Use this URL to cite or link to this record in EThOS: https://ethos.bl.uk/OrderDetails.do?uin=uk.bl.ethos.794735
Title: Genetic instability upon the loss of the tumour suppressor folliculin (FLCN)
Author: Russell, Rachel-Ann
ISNI:       0000 0004 8500 793X
Awarding Body: Cardiff University
Current Institution: Cardiff University
Date of Award: 2019
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Abstract:
Folliculin (FLCN) is a tumour suppressor protein with unclear cellular function. Inactivating germline mutations in FLCN lead to Birt-Hogg-Dubé (BHD) syndrome. BHD patients have an increased risk of developing renal cell carcinoma (RCC). Unlike other genetic disorders with a predisposition to RCC, BHD patients are prone to all tumour subtypes (Khoo et al. 2003; Hudon et al. 2010). FLCN acts as a classical tumour suppressor in that a 'second-hit', deactivating mutation in the second allele, is required for cellular transformation. FLCN has been implicated in numerous signalling pathways and cellular processes. Most notably it is involved in mTOR, AMPK and HIF signalling, mitochondrial biogenesis, autophagy and membrane trafficking (Klomp et al. 2010; Tee and Pause 2013; Dunlop et al. 2014; Yan et al. 2016a). Despite this breadth of function, its currently unclear how FLCN loss contributes to the development of RCC. Therefore, to better define the tumour suppressor role of FLCN a protein-protein interaction assay, using FLCN as bait, was carried out. This revealed that FLCN interacts with numerous proteins involved in DNA-damage response and/or cell cycle regulation. To explore this further, RNAi was used to generate FLCN knockdown in human proximal tubule kidney cells. In this study, FLCN was demonstrated to interact with DNA dependent protein kinase catalytic subunit (DNA-PKcs); the apical protein in nonhomologous end joining repair (NHEJ) of double strand DNA breaks (DSB). The association of FLCN with DNA-PKcs was shown to weaken when cells are subjected to DNA damage (via ionising radiation). As a direct consequence of FLCN knockdown evidence suggest kidney cells accumulate double-strand DNA damage. Furthermore, FLCN-deficient cells display perturbed G1/S checkpoint and it is thought these cells prematurely commit to cellular division. Ultimately, this thesis highlights a novel role of FLCN within renal cell tumorigenesis and suggests it could function to maintain genomic stability. Our basic understanding of RCC within the general population is limited. Nevertheless, genetic conditions (such as BHD) that predispose individuals to cancer, provide valuable insights into somatic tumour development. By using BHD syndrome as a model of genetic instability, further work should focus on mechanistically establishing FLCN's role in genomic integrity and will provide valuable insight into sporadic renal cancer within the general population.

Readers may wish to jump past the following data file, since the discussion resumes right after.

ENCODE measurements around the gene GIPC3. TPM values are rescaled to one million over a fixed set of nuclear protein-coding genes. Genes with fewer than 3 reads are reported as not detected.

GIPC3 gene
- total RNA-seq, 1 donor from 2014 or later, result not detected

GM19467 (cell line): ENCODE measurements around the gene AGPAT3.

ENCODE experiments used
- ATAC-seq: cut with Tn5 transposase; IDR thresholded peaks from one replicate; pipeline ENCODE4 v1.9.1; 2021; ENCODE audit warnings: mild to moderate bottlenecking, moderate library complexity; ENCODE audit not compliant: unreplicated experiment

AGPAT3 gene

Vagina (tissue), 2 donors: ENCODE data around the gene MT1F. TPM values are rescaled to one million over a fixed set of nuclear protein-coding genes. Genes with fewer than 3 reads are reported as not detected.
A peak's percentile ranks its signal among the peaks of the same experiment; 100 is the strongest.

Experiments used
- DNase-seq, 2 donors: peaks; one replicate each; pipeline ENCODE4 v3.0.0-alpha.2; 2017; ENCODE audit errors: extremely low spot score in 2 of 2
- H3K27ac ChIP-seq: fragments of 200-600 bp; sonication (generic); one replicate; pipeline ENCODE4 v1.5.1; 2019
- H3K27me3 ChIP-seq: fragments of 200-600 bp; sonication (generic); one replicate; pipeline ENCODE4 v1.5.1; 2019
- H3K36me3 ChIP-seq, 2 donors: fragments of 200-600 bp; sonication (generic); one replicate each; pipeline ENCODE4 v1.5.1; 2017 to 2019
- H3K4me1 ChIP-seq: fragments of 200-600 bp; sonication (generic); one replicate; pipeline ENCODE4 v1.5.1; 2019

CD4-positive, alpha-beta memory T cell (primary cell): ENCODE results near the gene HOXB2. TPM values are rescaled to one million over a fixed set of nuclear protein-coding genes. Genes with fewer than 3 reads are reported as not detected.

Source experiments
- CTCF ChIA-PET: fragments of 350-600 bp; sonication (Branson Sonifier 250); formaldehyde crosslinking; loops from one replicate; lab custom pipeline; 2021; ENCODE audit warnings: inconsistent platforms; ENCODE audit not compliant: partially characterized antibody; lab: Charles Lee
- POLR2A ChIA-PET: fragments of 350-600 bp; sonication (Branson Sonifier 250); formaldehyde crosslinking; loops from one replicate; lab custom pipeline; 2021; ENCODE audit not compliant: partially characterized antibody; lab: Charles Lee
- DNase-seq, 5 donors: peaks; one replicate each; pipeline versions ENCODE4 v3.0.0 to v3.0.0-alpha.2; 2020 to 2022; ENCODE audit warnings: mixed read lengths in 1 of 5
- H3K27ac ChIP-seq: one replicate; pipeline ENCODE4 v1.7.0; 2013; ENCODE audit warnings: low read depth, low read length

Supervisor: Not available Sponsor: Not available
Qualification Name: Thesis (Ph.D.) Qualification Level: Doctoral
EThOS ID: uk.bl.ethos.794735  DOI: Not available
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